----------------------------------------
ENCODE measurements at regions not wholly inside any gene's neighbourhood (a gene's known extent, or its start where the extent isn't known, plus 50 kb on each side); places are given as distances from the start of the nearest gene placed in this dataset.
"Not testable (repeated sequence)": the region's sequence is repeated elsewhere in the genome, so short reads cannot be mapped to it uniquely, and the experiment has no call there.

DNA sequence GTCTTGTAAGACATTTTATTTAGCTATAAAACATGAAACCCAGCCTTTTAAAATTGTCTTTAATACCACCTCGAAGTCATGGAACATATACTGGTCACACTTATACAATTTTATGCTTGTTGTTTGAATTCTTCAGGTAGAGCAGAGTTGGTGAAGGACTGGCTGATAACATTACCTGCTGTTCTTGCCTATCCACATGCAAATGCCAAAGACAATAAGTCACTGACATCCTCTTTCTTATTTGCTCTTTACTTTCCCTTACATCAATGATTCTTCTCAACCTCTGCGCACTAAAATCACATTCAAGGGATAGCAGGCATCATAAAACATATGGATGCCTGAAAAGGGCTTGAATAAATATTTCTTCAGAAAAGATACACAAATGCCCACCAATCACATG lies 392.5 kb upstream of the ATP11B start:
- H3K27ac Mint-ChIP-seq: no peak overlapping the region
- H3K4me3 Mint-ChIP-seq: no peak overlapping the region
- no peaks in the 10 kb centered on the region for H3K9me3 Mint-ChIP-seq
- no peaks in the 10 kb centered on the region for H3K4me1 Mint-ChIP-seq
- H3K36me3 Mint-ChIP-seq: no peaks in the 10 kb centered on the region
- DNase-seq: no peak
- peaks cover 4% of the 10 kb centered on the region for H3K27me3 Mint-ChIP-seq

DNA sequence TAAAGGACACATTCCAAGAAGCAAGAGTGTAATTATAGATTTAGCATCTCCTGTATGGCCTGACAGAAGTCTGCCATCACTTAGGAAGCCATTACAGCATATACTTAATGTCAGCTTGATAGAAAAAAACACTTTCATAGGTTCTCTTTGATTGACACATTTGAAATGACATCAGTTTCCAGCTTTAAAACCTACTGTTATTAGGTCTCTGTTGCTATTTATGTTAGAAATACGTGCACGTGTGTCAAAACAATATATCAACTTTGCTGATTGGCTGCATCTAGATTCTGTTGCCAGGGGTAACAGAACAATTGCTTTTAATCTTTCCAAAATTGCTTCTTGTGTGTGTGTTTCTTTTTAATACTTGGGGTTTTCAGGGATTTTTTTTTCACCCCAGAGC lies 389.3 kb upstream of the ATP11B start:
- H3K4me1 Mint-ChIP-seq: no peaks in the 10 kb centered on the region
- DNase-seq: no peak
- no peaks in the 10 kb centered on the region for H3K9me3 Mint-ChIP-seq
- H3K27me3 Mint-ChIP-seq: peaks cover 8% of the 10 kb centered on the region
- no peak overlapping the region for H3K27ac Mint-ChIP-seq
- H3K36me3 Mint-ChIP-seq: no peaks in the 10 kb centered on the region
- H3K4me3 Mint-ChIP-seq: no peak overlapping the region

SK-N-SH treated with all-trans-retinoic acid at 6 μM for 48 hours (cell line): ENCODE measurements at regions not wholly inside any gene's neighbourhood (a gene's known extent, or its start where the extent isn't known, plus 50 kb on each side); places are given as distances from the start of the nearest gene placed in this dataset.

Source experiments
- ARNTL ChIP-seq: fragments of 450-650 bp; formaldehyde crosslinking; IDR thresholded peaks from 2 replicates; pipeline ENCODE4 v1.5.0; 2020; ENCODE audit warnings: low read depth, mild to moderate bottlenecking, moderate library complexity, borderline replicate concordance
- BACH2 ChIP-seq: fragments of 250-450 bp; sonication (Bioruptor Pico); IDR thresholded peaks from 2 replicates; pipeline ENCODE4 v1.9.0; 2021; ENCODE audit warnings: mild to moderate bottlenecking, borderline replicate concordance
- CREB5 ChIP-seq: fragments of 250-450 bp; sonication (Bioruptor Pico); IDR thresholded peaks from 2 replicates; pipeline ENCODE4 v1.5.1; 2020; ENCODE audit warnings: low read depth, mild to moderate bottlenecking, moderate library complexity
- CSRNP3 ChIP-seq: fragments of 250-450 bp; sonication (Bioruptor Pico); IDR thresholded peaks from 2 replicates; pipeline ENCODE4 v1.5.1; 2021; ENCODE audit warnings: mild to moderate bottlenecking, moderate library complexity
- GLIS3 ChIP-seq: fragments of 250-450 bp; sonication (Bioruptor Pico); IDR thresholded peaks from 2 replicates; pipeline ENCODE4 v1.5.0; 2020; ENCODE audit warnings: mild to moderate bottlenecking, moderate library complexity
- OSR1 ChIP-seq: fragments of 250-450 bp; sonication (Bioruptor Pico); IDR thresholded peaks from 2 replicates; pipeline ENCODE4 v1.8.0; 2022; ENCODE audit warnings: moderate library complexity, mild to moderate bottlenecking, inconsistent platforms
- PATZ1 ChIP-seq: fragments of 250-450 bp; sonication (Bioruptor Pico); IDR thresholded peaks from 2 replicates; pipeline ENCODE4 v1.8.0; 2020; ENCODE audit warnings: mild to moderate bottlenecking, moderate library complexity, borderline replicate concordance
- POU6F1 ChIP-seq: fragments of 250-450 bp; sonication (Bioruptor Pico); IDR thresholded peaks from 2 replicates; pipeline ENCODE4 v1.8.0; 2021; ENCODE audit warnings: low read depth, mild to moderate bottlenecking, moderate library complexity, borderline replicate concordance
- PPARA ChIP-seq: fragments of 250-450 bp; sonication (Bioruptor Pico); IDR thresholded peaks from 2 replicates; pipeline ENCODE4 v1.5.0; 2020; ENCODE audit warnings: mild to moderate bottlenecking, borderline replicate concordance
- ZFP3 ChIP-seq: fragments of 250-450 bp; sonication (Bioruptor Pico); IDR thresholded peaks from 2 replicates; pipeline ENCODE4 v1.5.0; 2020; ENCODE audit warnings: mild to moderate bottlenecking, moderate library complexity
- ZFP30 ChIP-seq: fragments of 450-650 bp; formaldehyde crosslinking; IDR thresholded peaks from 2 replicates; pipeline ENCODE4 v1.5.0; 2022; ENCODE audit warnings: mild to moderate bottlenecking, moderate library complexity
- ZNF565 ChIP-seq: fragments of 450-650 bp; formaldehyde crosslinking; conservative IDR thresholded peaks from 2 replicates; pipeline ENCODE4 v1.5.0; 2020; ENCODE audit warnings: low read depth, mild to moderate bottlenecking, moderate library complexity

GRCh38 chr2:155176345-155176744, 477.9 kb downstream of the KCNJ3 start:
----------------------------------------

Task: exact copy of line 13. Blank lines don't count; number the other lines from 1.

- DNase-seq: no peak